Comets: Killers, Creators, or Cotton Candy?

Grab your gas masks--here comes Hailey. Though today we don't normally view comets through plastic visors, in 1910, comet-protection proved a profitable business. Yet, this is not the first time we have feared the heavens. Ancient astrologers cited comets as ill omens of death and famine. Now, planet-destroying comets and asteroids inspire terror in popular films such as Deep Impact and Armageddon. Why have humans always feared what scientists dub celestial "small bodies"? On all accounts, the problem seems to be a lack of understanding.

An image of comet Wild 2, taken from Stardust probe on approach; January 2, 2004. See a flyby animation at [link = http://stardust.jpl.nasa.gov/images/w2_flyby1.gif]http://stardust.jpl.nasa.gov/images/w2_flyby1.gif[/link]. Source: NASA/JPL-Caltech.

NASA's Discovery Program, created in 1992, aims, as its name implies, to discover the truth behind celestial small bodies. Of the ten planned Discovery missions, six focus on the study of comets and asteroids. The number of these investigations hints at a deep importance in studying these small bodies, an importance beyond applications in Earth protection and perhaps even space science itself.

Dusting off an antique

Imagine the Earth 3.9 billion years ago. Debris, from the solar system's formation, litters the sky. The constant bombardment of our hot, waterless planet makes life impossible. But then the heavy attack ends. Almost immediately, the roots of life, "fragile carbon-based molecules," begin to form. Where did these molecules come from? Was it the burning planet--or, perhaps, was it the attackers themselves?

Many scientists question whether comets or other extraterrestrial debris could have brought life to earth. Previous projects to fly near comets, such as the 1990 Ulysses probe mission, have produced detailed pictures of comets and also provided composition information through spectroscopy, or light analysis. But in January, NASA scientists went beyond all previous investigations–they captured a piece of a comet to take home.

Discovery Program's Stardust mission to comet Wild 2 is the first project to bring materials to Earth from beyond the orbit of the moon. Traveling a total distance (round trip) of 3.2 billion miles, this "robotic lab assistant" collects samples much like a child with a butterfly net.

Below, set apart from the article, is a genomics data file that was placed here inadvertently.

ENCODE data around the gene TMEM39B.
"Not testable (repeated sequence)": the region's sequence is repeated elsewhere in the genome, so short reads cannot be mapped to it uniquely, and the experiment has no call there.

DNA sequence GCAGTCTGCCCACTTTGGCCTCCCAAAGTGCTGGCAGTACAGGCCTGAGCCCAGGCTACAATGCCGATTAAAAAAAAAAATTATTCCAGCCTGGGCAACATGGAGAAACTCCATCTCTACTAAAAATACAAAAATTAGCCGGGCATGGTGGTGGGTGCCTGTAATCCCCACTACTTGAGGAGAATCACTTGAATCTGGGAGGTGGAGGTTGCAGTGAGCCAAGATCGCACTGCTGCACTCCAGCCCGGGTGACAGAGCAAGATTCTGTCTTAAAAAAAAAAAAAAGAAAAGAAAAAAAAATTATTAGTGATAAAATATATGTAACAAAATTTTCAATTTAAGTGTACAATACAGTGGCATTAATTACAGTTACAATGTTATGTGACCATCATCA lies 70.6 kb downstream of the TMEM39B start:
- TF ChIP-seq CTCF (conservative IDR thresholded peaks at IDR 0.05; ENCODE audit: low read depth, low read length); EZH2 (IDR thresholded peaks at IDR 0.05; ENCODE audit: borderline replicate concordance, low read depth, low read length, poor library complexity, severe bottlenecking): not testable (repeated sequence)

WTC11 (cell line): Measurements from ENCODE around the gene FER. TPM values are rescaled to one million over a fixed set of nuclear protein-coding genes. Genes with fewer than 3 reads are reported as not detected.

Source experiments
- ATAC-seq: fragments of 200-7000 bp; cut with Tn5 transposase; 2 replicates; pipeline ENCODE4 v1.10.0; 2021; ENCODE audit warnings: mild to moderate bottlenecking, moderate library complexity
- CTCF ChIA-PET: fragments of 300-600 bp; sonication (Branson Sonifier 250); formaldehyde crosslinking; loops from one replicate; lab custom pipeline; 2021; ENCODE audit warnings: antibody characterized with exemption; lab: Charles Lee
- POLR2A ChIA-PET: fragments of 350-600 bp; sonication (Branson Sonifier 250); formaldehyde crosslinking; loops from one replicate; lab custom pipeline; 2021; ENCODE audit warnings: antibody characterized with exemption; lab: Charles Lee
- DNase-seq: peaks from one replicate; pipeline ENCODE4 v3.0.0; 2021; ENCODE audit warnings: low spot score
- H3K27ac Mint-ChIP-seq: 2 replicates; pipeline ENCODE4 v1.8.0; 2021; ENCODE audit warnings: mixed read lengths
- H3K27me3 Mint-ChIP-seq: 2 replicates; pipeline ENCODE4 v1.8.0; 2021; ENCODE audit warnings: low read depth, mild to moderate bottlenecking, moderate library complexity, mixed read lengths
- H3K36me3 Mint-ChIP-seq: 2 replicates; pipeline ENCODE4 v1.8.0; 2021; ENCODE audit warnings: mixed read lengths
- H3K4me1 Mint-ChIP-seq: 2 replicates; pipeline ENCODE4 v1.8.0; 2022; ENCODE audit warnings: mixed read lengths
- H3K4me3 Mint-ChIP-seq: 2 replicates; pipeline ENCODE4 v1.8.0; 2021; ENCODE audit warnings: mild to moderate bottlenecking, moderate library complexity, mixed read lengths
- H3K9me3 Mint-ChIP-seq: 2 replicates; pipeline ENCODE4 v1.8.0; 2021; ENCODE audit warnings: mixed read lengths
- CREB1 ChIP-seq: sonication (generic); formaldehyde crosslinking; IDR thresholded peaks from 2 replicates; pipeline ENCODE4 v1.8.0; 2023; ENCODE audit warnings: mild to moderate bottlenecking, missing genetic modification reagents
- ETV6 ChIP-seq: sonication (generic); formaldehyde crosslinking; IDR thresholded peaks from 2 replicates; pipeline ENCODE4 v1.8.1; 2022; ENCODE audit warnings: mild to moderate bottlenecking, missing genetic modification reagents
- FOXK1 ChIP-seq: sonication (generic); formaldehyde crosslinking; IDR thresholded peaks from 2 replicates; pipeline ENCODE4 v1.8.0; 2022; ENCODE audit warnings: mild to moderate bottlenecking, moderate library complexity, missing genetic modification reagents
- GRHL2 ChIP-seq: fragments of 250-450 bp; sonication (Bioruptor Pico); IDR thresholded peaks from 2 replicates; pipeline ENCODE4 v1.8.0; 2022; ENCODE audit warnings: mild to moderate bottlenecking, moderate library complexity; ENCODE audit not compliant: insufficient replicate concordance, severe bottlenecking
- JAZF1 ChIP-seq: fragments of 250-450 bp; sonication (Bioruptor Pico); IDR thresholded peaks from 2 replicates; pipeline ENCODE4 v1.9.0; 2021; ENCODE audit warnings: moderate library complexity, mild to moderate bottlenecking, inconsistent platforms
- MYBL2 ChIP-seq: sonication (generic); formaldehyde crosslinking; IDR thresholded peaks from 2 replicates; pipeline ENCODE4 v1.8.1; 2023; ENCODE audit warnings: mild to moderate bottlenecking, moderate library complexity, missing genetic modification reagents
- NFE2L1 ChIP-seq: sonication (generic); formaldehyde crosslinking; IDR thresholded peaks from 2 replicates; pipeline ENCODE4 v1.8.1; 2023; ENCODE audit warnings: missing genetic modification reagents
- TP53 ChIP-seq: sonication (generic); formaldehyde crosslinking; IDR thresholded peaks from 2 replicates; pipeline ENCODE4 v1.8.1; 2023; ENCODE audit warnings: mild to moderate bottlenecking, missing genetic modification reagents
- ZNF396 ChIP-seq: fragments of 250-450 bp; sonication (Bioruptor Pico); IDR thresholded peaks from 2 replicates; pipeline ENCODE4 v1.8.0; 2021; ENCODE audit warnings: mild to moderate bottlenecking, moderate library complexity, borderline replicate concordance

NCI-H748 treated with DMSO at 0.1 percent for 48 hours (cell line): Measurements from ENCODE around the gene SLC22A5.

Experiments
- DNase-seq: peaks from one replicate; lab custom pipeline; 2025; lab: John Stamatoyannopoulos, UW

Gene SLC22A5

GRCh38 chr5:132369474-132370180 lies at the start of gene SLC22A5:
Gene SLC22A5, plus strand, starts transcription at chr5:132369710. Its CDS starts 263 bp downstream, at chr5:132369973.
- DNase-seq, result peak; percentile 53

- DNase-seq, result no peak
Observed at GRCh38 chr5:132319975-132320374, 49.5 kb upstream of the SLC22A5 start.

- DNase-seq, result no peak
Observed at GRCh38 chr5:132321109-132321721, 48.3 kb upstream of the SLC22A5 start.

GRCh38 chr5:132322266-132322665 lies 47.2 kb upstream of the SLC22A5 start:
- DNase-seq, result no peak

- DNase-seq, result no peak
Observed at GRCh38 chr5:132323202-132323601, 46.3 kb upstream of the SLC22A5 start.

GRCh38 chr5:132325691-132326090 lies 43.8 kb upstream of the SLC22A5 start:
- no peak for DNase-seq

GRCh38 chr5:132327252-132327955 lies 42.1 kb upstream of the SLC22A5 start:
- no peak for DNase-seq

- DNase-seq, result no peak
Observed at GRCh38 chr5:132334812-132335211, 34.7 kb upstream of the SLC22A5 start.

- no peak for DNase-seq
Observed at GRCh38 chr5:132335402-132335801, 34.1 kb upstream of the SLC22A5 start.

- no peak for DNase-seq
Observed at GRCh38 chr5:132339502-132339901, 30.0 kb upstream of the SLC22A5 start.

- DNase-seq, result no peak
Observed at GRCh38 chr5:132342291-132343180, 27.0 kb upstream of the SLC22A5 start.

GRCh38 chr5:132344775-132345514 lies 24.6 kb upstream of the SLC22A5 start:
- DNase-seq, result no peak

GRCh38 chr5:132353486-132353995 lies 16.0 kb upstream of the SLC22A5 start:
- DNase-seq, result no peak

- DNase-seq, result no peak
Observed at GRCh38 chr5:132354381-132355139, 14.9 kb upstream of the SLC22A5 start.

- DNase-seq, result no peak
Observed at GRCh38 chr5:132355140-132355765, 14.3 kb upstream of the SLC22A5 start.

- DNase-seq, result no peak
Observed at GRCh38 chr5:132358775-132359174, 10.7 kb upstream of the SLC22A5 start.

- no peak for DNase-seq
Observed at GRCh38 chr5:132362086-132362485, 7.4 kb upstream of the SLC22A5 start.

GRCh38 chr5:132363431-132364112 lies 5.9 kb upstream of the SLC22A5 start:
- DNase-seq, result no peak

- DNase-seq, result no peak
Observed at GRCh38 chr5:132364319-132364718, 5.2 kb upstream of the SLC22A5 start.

Artist rendering of Stardust probe. Note sample collector deployed out probe front. Source: NASA/JPL.

Artist rendering of Stardust probe. Note sample collector deployed out probe front. Source: NASA/JPL.

A specially designed, "tennis racket" sample collector protects tiny comet dust particles as the probe dips through Wild 2's coma, a comet-cloud of expelled materials. The secret of the tennis racket probe is Aerogel, the lowest density material in the world, which slows and stops particles, even during Stardust's 13,000 mph comet fly by.

Each sample is extremely small, probably less than a micron (1/100th the width of a human hair), and Don Brownlee, principal investigator of the mission, notes that his team will analyze samples "a single grain at a time."

The "ghost-like" foam, Aerogel, used by the Stardust probe for its strength and insulating properties. Source: NASA/JPL.

The "ghost-like" foam, Aerogel, used by the Stardust probe for its strength and insulating properties. Source: NASA/JPL.

Yet what will Brownlee and his team search for in these tiny grains? One practical application is Earth protection.

"Humans could not currently survive an impact of the size that killed the dinosaurs 65 million years ago," states Brownlee, who notes, that though the chance of such an impact during our lifetime is one in a million, these odds of destruction are much greater than other popular concerns--such as environmental poisons.

Co-investigator in the Stardust mission, Scott Sandford, agrees. Sandford believes the only way to understand the threat of such an impact (and the defense necessary to survive it) is through the investigation of asteroids, comets, and other celestial small bodies.